Liquidating limited partnerships
Thus, for many even wealthy taxpayers, there is no federal estate tax benefit to FLPs because the discounts will not save a tax if none is due.But there may now be a tax planning negative (for all taxpayers, even wealthier taxpayers paying a federal estate tax).If the family faces a state or federal estate tax and the entity owns a building used in the family business that might not be sold for generations, if ever, the capital gains tax on a present value basis is irrelevant.This is perhaps the critical threshold planning point. Where the partners and the partnership have different tax years this can result of a bunching of taxable income into one year. An analysis by the FLPs accountant prior to implementing any plan for a partial or complete liquidation of the FLP is an essential prerequisite.In some instances, liquidating the entire FLP may in fact be warranted.However, there are many more options that warrant consideration, and a knee-jerk reaction without complete analysis of all relevant facts is unlikely to provide the optimal result.Unless the partnership agreement provides otherwise, if a new general partner is not elected by the automatic dissolution date, the Partnership is wound up and dissolved in accordance with the partnership agreement or in accordance with a court order made on the application of any partner or creditor of the Partnership.The Amended Law preserves the power of the court, on the application of a partner or creditor of a Partnership, to make such orders and give such directions for the winding up and dissolution of a Partnership as may be just and equitable.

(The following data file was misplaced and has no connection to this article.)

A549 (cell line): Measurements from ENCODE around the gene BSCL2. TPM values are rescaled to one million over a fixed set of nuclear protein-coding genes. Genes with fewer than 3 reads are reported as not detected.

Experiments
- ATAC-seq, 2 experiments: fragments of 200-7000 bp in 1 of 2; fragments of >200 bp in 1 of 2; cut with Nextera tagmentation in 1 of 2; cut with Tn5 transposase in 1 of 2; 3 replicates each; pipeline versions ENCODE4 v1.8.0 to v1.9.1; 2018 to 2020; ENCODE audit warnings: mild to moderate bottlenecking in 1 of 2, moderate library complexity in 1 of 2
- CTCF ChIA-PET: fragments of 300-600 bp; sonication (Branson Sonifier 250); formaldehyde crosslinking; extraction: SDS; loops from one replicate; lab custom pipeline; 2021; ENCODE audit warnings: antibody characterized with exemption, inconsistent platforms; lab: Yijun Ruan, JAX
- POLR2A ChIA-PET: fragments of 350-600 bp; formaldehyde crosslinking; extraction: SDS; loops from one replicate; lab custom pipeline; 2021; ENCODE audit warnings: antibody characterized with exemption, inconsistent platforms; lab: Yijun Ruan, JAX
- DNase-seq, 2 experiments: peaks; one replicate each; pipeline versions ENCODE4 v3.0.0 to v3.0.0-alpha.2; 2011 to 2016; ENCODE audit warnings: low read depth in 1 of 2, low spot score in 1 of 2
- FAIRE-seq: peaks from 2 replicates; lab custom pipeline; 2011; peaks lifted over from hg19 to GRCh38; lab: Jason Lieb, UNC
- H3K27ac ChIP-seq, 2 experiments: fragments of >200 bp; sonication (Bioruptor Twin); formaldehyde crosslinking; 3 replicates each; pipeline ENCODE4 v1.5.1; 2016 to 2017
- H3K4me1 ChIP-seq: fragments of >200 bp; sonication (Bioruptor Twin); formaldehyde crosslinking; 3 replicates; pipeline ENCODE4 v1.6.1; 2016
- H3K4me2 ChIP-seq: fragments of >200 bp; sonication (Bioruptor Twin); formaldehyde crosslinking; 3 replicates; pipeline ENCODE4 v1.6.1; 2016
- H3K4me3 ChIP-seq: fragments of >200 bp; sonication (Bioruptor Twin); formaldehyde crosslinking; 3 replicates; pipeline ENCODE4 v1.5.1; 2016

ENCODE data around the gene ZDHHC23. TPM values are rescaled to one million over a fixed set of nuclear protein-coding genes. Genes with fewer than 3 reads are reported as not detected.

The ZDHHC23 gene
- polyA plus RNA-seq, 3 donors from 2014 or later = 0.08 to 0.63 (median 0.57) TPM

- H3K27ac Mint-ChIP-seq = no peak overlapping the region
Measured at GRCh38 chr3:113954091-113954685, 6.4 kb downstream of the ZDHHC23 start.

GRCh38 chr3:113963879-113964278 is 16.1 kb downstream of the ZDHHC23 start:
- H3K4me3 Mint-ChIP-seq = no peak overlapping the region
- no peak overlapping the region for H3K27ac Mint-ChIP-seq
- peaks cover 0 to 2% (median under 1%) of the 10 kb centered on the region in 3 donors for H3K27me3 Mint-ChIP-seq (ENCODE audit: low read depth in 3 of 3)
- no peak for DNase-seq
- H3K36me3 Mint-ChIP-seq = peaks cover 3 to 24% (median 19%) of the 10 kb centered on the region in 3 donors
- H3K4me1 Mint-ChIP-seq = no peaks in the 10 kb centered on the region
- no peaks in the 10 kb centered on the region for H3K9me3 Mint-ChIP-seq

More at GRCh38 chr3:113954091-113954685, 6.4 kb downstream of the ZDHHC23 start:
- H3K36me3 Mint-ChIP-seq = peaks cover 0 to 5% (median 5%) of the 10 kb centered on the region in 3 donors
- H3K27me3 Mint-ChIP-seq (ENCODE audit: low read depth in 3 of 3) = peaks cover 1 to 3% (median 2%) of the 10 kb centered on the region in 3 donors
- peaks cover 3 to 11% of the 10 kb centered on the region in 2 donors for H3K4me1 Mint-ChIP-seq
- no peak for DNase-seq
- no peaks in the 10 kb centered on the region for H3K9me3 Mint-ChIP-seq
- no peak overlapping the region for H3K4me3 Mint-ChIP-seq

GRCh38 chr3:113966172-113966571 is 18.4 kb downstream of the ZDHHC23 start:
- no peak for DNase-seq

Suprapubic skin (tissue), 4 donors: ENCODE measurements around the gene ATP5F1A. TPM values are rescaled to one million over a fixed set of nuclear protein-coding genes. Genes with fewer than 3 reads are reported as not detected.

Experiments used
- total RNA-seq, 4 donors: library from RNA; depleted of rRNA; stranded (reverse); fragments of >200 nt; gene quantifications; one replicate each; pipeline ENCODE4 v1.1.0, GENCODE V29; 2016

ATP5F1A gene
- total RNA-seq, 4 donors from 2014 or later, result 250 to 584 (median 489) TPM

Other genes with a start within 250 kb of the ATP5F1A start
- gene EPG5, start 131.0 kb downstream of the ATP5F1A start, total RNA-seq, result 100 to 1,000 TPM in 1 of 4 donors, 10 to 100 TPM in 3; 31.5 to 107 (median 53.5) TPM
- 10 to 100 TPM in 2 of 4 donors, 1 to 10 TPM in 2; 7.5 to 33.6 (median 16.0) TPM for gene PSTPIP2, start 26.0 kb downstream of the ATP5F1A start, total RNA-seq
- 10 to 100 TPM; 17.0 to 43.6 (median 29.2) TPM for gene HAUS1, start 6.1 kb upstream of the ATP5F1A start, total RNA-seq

Relying on generalizations in the planning literature, or worse, what your golf buddy has done, are rarely going to lead to optimal planning results. Evaluating such a step should be a commonly considered pre-mortem planning step.Family limited partnerships (“FLPs”) and family limited liability companies (“LLCs”) have been a mainstay of estate and related planning for decades.FLPs and LLCs (collectively, “FLPs”) could have been formed for a myriad of reasons.That negative is that the discounts reduce the basis step-up obtained on death.On death the “cost” for tax purposes increases in simple terms from what the decedent paid for the assets to its fair value on death.